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Sue’s Story: Igniting Discussions With Your Doctors

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Speaker 1: Hereditary ATTR amyloidosis, or hATTR amyloidosis, is a rare genetic condition what affects an estimated 50,000 individuals worldwide. In this video, we will hear from Sue, whose family has been living with the disease for many years. To better understand the physical and psychological effects hATTR amyloidosis can have, we will also hear Doctor Kathryn Rozanski, who treats patients with hATTR amyloidosis.

Dr Rozanski: Hi Sue. My name is Doctor Kathryn Rozanski. At my institution, we treat a number of patients with hATTR amyloidosis, and I know the effects can be devastating on patients and families. Can you tell me a little bit about how hATTR amyloidosis affected your family?

Sue: For my family, it's been catastrophic. It's been all encompassing. It's really hard to find words for it. Before the diagnosis, our life felt really carefree. As young adults and children, we had our ups and downs just like any family has, and crises, but time heals those wounds. After diagnosis, it just seems like time is our enemy.

Dr Rozanski: So who was the first person in your family who was actually diagnosed with hATTR amyloidosis?

Sue: My Uncle Bill was the first one in the early 90s. He began with severe fatigue, chest pains, pains in his legs, and severe weight loss, within a matter of six months to a year. He went to several physicians, including cardiologists, internists, neurologists, and he couldn't find an answer.

Sue: After almost five years of going to doctors, he did finally find one that diagnosed him, and our family has been grateful to him ever since because the rest of us have not had to go through that, trying to find the diagnosis.

Dr Rozanski: Since your uncle's diagnosis, how many family members have been also diagnosed with the gene mutation?

Sue: All of them actually in my mother's generation, and mine, except me. I am still not symptomatic as yet, and our children, who are, most of them are in their 30s and 40s, have not shown signs except there has been carpal tunnel, dry eye, that sort of thing, but not severe symptoms.

Dr Rozanski: Similar to your uncle's experience, a lot of patients go through various specialists, and diagnoses are often delayed, and a lot of the times, they get misdiagnosed because it's such a variable presentation of the disease.

Dr Rozanski: There are some red flag symptoms that may alert a physician that this may be hATTR, including autonomic dysfunction, polyneuropathy, cardiomyopathy, gastrointestinal symptoms, early carpal tunnel syndrome, and of course, a strong family history may lead one to consider it as a diagnosis. Ah, what symptoms has your family experienced?

Sue: My family has experienced several issues and symptoms, starting with carpal tunnel, dry eye, and, later, the severe, more severe symptoms were gastrointestinal with severe weight loss, and, neuropathy, and cardio issues followed after that.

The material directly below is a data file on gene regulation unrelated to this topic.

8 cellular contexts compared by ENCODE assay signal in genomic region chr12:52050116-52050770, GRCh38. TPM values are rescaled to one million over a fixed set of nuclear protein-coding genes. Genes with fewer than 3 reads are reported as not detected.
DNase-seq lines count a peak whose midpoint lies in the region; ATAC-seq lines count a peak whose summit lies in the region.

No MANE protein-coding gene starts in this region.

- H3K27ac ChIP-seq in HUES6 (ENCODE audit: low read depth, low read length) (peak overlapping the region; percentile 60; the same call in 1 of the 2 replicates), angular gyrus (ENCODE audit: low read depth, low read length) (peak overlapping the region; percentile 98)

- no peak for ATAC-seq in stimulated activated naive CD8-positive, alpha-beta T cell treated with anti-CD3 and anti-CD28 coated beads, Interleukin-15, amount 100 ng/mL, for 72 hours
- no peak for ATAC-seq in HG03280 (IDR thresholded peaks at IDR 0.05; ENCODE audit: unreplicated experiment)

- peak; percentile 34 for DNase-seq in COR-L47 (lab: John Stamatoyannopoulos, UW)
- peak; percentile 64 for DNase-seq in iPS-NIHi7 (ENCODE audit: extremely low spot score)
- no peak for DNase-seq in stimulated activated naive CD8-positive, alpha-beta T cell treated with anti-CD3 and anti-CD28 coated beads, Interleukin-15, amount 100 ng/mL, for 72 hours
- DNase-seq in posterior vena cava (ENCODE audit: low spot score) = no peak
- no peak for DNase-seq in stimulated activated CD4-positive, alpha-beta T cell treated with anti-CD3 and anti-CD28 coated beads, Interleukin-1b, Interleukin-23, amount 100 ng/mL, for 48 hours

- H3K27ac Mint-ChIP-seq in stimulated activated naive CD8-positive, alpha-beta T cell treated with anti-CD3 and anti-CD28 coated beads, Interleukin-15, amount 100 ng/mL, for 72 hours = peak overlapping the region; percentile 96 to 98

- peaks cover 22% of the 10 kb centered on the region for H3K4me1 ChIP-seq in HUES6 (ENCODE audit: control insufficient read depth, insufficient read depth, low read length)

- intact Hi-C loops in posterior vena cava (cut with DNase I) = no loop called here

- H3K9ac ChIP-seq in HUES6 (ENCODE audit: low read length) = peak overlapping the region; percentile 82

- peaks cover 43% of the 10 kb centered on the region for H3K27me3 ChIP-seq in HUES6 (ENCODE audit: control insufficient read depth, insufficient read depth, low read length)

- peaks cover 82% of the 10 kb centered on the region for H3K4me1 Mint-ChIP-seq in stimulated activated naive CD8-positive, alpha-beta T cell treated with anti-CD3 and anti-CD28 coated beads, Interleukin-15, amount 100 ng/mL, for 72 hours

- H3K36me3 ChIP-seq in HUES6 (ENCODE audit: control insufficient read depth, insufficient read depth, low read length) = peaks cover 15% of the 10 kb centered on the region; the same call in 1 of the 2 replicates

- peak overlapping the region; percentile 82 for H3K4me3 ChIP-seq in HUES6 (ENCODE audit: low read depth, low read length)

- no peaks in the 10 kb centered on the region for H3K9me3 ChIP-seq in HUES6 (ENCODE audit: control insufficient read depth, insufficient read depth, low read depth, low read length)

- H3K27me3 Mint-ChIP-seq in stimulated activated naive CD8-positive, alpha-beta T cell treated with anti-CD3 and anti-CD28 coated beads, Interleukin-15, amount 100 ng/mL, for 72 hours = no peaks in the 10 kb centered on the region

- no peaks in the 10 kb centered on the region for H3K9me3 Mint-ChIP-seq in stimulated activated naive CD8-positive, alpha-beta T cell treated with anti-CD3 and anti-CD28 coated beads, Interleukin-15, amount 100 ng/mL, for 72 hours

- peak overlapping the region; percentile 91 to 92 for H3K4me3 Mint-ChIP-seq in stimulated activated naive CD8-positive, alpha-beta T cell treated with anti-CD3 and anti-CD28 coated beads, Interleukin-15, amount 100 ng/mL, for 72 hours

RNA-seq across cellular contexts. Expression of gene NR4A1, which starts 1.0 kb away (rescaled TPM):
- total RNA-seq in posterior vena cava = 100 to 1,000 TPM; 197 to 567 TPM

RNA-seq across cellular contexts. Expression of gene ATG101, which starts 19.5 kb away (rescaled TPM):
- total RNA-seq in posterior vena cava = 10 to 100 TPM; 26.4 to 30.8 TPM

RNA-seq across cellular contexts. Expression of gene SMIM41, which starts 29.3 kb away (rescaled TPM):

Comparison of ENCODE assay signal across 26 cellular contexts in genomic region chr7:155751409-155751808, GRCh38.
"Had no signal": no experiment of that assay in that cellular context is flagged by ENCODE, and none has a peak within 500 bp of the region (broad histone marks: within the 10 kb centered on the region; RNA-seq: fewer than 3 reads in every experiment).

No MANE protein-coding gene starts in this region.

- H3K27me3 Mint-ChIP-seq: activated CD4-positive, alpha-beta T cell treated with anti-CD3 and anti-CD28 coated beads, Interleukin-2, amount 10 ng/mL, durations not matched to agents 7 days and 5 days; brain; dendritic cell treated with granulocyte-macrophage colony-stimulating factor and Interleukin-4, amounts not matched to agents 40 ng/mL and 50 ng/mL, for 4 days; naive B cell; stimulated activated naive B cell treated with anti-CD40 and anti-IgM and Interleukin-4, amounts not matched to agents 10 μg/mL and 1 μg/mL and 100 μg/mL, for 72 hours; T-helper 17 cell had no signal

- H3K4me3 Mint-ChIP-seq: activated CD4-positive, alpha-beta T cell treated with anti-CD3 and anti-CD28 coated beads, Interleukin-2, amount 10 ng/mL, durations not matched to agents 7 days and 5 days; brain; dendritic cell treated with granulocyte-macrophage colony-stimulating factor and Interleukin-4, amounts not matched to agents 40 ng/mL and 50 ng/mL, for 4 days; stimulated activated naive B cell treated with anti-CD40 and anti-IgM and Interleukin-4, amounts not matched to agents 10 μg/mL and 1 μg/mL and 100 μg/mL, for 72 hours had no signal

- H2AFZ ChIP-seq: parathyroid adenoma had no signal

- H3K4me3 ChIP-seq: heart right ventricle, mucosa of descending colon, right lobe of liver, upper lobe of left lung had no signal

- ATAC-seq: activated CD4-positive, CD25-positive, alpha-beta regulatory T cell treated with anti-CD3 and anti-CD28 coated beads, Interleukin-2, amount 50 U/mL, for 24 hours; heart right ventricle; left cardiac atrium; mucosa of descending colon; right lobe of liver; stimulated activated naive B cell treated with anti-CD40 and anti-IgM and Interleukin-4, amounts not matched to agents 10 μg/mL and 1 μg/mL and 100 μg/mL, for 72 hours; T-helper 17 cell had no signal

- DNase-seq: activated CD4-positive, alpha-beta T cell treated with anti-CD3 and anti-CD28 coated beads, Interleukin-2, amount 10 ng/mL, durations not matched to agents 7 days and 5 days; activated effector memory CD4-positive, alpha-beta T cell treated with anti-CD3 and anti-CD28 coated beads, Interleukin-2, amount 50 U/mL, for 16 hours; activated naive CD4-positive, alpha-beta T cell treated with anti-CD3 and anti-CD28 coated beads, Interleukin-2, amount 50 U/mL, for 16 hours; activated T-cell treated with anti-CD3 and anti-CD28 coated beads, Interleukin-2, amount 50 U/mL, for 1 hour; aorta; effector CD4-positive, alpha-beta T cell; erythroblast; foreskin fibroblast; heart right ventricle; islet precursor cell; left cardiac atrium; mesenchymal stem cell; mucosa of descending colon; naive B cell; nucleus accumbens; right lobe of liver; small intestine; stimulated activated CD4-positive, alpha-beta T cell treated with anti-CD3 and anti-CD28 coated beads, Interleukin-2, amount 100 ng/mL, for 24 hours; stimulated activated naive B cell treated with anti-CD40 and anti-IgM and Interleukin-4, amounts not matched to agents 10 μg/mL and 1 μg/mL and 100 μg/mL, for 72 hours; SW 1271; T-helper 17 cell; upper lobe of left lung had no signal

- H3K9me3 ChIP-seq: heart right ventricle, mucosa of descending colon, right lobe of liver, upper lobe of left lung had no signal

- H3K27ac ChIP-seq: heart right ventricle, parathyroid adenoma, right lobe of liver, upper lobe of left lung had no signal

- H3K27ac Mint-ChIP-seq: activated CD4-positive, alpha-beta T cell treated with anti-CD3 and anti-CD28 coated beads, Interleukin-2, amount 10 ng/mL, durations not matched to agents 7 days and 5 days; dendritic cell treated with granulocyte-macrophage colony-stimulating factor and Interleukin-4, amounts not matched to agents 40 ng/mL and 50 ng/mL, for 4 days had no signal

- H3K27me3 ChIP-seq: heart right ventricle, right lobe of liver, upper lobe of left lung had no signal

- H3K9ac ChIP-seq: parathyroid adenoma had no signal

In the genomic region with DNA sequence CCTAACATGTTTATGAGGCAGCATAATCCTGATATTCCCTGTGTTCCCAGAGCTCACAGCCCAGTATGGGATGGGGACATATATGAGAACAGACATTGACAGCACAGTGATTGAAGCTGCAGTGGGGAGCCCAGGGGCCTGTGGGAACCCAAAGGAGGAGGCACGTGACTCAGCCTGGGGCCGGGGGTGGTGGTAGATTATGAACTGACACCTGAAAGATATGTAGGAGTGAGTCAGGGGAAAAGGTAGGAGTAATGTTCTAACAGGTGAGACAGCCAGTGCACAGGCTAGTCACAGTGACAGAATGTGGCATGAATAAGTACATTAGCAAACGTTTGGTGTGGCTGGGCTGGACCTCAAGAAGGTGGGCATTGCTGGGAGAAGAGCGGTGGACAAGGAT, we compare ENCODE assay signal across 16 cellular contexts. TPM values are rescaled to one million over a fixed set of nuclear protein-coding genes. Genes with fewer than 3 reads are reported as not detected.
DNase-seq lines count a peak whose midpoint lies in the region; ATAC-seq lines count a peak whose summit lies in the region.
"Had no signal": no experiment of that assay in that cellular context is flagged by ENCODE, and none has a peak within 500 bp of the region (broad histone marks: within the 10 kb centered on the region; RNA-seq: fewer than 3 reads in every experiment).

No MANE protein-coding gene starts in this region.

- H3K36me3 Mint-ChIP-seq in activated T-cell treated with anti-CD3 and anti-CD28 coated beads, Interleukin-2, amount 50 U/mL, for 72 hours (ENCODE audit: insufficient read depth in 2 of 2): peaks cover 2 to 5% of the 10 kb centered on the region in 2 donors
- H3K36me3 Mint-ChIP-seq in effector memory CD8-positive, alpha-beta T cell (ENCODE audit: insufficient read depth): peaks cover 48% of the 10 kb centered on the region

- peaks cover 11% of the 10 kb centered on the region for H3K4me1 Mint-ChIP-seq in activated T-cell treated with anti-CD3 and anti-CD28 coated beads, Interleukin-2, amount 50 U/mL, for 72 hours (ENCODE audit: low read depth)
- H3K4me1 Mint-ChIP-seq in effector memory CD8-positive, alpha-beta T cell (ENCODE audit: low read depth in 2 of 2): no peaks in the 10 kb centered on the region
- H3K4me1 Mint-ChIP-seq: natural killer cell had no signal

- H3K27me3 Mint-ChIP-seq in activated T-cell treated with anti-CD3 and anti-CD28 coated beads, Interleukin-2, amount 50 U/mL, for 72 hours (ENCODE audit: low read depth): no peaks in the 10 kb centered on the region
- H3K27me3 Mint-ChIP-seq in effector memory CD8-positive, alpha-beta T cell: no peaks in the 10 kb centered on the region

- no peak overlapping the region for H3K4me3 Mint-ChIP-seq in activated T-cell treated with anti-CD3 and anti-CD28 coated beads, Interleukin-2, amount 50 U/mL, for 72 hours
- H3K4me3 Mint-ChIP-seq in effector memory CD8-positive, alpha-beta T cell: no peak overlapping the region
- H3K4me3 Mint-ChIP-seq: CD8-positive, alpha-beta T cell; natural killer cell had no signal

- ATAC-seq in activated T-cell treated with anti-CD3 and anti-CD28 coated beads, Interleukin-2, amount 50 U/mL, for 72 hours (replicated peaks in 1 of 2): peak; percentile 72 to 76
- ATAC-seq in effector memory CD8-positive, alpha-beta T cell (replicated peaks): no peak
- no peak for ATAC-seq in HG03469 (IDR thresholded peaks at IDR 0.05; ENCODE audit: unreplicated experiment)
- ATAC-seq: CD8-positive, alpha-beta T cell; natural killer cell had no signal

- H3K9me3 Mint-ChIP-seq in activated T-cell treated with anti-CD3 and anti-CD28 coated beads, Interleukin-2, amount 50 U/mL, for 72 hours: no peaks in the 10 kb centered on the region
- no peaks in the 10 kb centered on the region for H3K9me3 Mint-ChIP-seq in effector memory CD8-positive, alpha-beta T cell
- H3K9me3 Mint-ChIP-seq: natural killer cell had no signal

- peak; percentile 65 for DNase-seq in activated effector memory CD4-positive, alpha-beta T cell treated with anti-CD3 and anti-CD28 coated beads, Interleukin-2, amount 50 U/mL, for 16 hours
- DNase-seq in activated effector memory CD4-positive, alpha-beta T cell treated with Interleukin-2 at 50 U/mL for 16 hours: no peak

Dr Rozanski: Most patients present either with primarily neurological or cardiac symptoms. It's not uncommon to have both, and gastrointestinal issues, as you mentioned, those are very common, and because amyloidosis can deposit in different organs, you can have, you know, many different manifestations of it. So, what has your family taught you about managing this disease?

Sue: My family has taught me a lot about this disease, and living with this together, and mainly is, this disease does not define me. It does not define them, who they are, and we learn together. We have done a lot of research, and keep up with the latest research advancements for our disease, and partly by going to support groups like Amyloidosis Support Group, and, that's been a great help to us, and our family.

Dr Rozanski: Most patients present either with primarily neurological or cardiac symptoms. It's not uncommon to have both, and gastrointestinal issues, as you mentioned, those are very common, and because amyloidosis can deposit in different organs, you can have, you know, many different manifestations of it. So, what has your family taught you about managing this disease?

Sue: Well, particularly in the last five years, I've learned a lot about this disease, and, I'm less fearful about it, and also a lot more hopeful knowing that there's a lot more healthcare providers out there for families like ours.

Dr Rozanski: So, what do you hope others will learn from your story?

Sue: I hope that others can learn that we do have to advocate for ourselves and our families, and, this will help healthcare professionals learn how to manage our symptoms.

Dr Rozanski: Thank you, Sue, so much for speaking with me today. You're an inspiration to the entire hATTR community, so thank you so much.

Sue: Thank you Doctor.